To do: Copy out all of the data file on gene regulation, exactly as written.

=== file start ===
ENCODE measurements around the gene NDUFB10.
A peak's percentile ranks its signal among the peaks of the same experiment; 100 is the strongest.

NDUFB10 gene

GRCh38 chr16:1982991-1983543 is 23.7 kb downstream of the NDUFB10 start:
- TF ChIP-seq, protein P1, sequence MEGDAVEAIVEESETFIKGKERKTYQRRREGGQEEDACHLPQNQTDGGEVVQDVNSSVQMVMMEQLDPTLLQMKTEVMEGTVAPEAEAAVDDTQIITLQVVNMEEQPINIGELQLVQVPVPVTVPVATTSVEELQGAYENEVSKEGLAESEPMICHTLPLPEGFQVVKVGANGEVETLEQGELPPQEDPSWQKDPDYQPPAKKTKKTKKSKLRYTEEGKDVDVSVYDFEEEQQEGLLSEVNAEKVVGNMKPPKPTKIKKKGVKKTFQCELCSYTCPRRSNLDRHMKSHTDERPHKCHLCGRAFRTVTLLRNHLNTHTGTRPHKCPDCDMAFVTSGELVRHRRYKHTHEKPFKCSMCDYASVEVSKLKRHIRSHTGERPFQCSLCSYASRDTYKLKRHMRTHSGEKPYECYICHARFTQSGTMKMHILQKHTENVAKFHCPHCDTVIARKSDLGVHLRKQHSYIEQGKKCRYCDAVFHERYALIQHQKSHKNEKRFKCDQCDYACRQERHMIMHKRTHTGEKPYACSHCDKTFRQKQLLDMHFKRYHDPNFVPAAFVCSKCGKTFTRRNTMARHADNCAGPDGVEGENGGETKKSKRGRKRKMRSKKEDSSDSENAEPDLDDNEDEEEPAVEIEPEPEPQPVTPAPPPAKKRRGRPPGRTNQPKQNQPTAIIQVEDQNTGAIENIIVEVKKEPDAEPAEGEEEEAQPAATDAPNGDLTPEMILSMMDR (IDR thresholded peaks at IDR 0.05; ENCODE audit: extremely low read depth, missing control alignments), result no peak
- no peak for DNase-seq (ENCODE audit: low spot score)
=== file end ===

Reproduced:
ENCODE measurements around the gene NDUFB10.
A peak's percentile ranks its signal among the peaks of the same experiment; 100 is the strongest.

NDUFB10 gene

GRCh38 chr16:1982991-1983543 is 23.7 kb downstream of the NDUFB10 start:
- TF ChIP-seq, protein P1, sequence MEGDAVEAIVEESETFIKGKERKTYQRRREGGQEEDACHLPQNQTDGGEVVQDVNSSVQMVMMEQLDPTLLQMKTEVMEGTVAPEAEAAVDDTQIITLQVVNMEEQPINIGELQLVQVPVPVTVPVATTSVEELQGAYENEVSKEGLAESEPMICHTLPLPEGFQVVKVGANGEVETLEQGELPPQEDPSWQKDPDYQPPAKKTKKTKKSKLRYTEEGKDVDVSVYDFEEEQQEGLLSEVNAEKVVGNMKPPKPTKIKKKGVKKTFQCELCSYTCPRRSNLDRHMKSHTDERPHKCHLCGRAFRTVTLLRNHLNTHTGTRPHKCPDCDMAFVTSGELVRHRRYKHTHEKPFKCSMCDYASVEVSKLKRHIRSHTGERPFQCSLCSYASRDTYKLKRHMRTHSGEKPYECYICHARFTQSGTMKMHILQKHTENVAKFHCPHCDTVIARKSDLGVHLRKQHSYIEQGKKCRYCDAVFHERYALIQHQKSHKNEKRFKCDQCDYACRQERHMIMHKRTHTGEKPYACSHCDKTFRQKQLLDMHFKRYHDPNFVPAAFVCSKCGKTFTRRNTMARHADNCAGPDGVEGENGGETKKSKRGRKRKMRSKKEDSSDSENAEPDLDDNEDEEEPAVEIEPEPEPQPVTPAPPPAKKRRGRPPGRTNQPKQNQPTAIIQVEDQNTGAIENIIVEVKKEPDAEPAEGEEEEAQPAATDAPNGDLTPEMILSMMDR (IDR thresholded peaks at IDR 0.05; ENCODE audit: extremely low read depth, missing control alignments), result no peak
- no peak for DNase-seq (ENCODE audit: low spot score)